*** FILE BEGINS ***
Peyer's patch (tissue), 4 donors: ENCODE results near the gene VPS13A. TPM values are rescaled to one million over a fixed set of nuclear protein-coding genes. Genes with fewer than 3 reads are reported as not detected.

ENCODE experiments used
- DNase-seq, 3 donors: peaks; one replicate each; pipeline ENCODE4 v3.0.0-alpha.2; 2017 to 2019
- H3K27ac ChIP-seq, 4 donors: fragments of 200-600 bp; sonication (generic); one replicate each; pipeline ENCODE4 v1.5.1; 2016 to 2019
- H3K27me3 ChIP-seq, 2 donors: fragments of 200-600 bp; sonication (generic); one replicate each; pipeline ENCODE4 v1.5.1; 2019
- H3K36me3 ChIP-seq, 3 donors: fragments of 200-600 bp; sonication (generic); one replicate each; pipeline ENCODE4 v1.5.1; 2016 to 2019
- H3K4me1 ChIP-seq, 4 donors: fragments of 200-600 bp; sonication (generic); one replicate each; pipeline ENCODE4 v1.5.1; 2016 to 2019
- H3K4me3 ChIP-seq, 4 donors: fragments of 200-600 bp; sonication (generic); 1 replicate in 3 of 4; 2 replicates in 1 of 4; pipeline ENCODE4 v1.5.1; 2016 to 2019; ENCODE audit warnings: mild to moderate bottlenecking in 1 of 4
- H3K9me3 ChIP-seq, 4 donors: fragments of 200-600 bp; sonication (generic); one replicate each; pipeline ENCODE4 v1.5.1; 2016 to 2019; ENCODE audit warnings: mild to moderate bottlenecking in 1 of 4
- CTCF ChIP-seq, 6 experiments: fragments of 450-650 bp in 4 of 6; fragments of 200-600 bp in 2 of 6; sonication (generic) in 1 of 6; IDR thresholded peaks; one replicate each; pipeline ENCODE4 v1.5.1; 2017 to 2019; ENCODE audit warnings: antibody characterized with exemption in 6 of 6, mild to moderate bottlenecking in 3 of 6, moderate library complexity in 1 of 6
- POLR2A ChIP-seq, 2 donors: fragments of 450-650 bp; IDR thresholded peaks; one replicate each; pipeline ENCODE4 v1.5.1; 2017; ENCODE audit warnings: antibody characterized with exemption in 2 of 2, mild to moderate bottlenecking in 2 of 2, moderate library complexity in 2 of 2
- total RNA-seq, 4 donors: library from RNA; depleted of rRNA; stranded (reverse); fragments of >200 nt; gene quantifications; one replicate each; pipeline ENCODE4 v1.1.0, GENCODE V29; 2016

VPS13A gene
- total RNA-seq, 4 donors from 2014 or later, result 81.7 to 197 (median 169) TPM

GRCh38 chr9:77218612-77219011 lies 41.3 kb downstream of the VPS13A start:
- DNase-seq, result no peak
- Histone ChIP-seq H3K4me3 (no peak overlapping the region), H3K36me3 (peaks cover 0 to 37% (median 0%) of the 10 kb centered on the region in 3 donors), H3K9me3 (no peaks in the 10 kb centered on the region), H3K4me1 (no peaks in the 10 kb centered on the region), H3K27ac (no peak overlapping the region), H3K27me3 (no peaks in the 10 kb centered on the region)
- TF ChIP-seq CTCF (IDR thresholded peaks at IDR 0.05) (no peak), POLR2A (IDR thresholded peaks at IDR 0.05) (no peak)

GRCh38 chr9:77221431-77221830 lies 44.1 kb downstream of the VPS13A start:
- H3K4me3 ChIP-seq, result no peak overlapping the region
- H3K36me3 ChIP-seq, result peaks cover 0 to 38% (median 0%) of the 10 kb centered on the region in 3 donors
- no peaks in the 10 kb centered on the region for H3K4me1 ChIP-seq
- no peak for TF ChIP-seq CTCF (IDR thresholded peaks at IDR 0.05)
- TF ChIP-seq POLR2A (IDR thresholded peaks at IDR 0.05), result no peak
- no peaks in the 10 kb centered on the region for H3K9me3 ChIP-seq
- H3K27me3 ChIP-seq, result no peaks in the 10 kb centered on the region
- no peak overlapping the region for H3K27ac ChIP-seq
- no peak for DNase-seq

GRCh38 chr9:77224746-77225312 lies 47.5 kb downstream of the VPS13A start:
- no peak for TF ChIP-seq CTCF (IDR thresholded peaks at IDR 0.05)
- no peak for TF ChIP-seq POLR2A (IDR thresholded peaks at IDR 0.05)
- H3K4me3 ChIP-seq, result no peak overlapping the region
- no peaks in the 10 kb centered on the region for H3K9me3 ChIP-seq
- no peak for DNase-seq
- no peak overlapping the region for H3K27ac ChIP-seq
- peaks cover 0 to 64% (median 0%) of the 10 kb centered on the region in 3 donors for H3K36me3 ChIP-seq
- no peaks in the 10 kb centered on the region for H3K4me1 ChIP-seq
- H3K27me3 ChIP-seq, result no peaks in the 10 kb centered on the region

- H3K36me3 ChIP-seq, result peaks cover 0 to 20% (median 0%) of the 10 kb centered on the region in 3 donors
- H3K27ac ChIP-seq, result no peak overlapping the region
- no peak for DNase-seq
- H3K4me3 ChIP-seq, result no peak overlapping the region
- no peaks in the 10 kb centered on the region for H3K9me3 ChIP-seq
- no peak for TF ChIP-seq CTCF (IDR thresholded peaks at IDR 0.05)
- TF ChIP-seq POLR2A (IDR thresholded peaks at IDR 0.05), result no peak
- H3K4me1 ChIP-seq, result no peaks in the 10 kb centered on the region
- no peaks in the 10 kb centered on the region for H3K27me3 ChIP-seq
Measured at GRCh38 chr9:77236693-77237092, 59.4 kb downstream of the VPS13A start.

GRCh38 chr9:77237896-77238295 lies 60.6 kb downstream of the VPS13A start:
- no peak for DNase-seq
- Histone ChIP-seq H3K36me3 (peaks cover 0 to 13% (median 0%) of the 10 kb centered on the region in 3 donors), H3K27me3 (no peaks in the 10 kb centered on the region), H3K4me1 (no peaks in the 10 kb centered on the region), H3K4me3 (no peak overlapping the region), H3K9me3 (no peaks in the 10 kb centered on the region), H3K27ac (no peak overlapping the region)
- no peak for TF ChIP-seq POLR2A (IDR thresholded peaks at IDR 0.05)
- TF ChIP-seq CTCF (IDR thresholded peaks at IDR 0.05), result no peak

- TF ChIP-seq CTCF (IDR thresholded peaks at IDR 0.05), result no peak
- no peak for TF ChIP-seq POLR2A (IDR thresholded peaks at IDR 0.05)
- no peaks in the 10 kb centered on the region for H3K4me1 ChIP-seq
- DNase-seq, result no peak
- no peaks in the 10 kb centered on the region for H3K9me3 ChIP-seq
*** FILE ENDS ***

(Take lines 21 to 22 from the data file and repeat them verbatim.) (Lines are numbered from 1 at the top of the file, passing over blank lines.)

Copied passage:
- H3K36me3 ChIP-seq, result peaks cover 0 to 38% (median 0%) of the 10 kb centered on the region in 3 donors
- no peaks in the 10 kb centered on the region for H3K4me1 ChIP-seq